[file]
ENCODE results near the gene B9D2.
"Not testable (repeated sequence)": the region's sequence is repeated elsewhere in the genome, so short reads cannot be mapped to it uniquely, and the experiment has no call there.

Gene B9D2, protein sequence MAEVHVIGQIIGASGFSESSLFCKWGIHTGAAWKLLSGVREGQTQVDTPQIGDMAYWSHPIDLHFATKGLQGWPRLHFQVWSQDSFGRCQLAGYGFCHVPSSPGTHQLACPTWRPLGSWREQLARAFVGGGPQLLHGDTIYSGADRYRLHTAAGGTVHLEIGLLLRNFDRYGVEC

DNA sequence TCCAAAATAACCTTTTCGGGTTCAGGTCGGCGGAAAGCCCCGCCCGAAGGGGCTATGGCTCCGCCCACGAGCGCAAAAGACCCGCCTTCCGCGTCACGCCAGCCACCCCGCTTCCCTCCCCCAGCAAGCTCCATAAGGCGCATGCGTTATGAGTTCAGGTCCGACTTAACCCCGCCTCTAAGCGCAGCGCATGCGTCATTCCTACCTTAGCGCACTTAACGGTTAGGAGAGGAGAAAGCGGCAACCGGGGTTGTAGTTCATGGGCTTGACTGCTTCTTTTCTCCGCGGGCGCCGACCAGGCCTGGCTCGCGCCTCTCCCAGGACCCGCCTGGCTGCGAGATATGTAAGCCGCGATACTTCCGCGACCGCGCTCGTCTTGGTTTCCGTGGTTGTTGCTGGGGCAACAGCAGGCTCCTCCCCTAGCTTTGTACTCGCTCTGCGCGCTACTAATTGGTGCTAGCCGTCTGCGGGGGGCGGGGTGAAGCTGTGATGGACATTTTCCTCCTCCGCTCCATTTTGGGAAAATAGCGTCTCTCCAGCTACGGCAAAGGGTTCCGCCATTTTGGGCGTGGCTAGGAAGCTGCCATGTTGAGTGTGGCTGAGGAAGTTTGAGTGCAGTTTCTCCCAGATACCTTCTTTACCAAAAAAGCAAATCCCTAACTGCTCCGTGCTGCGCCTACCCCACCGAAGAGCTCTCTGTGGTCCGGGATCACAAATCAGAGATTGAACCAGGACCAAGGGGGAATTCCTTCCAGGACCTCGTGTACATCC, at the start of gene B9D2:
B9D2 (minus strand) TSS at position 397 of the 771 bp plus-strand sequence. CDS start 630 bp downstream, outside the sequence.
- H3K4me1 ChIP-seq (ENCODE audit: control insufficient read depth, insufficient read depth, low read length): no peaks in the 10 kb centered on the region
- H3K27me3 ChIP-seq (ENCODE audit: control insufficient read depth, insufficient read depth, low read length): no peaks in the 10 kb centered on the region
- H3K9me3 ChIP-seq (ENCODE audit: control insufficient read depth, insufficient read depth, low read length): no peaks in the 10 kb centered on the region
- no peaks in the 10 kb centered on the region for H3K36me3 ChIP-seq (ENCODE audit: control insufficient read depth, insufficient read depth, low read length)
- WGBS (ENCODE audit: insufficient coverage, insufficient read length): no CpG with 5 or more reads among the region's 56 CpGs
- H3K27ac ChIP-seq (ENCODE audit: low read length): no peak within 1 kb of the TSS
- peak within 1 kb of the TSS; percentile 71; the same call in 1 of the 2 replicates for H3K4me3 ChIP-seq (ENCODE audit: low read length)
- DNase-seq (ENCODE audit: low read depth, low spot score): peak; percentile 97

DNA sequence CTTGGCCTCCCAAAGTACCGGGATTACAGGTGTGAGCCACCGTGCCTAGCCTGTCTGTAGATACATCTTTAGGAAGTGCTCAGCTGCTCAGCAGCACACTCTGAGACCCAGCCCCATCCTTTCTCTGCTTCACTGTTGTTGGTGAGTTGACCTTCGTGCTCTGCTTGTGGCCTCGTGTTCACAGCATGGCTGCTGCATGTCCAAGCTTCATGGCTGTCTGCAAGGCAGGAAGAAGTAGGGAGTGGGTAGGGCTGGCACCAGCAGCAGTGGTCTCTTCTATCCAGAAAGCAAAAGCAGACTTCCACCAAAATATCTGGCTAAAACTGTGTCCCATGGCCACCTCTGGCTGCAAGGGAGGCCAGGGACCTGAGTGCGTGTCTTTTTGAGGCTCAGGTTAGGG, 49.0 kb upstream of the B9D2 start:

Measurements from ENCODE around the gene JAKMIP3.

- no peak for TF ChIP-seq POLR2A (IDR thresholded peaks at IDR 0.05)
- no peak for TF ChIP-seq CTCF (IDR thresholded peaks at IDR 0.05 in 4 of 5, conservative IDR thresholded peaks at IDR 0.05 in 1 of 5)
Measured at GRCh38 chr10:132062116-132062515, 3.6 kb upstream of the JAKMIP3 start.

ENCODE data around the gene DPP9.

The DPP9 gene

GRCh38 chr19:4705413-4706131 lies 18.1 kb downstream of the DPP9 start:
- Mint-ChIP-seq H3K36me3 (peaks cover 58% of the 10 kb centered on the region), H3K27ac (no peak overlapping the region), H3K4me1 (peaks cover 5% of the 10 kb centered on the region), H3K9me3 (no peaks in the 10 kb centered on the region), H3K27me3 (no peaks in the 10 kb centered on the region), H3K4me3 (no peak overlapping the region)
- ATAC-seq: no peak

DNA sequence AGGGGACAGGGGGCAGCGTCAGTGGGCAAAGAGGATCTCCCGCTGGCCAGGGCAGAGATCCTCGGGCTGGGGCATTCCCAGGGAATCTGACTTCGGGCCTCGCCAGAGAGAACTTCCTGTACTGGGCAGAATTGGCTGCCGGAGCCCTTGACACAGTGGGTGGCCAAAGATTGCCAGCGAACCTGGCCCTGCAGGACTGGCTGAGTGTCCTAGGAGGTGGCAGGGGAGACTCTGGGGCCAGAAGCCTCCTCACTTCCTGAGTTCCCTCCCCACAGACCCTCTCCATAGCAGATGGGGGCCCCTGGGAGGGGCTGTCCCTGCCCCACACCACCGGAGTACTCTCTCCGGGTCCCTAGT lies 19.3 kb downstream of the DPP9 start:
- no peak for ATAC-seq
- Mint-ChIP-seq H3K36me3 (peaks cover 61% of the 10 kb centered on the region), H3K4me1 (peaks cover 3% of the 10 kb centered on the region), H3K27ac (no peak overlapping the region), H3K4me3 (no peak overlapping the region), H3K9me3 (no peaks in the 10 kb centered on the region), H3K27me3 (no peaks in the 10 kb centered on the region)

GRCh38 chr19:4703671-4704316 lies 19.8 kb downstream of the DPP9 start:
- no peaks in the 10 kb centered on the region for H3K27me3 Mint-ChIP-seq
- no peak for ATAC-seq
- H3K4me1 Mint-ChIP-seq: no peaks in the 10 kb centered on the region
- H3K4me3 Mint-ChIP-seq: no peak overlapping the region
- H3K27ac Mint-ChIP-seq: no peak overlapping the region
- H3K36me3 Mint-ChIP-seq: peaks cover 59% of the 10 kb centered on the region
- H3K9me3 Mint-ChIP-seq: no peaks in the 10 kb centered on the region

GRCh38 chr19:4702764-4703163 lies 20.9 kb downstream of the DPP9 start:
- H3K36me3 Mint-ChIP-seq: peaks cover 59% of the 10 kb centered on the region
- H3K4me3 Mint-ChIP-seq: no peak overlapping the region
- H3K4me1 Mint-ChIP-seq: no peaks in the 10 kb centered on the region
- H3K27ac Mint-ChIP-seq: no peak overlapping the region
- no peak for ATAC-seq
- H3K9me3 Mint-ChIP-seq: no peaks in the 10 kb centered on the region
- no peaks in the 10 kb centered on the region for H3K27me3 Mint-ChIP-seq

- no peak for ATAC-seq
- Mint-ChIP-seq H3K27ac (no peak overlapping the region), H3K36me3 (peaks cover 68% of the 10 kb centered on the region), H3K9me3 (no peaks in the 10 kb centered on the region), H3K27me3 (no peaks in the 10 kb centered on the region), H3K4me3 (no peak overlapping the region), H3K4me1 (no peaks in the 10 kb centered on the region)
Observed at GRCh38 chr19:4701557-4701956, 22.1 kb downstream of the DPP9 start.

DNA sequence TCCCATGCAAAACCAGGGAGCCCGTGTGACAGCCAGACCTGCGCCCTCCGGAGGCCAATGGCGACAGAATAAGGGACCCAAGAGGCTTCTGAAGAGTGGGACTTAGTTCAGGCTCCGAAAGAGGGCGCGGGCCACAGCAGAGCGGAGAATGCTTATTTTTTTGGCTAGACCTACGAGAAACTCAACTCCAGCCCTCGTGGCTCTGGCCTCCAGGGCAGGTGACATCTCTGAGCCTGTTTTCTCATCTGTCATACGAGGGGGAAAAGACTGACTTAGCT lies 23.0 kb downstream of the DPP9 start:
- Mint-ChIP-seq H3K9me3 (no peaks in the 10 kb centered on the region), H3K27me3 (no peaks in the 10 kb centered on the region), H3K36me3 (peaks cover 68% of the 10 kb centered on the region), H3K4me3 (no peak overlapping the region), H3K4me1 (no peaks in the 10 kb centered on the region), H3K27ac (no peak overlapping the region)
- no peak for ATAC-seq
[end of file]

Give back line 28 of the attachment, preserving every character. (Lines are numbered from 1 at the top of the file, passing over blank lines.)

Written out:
- no peaks in the 10 kb centered on the region for H3K27me3 Mint-ChIP-seq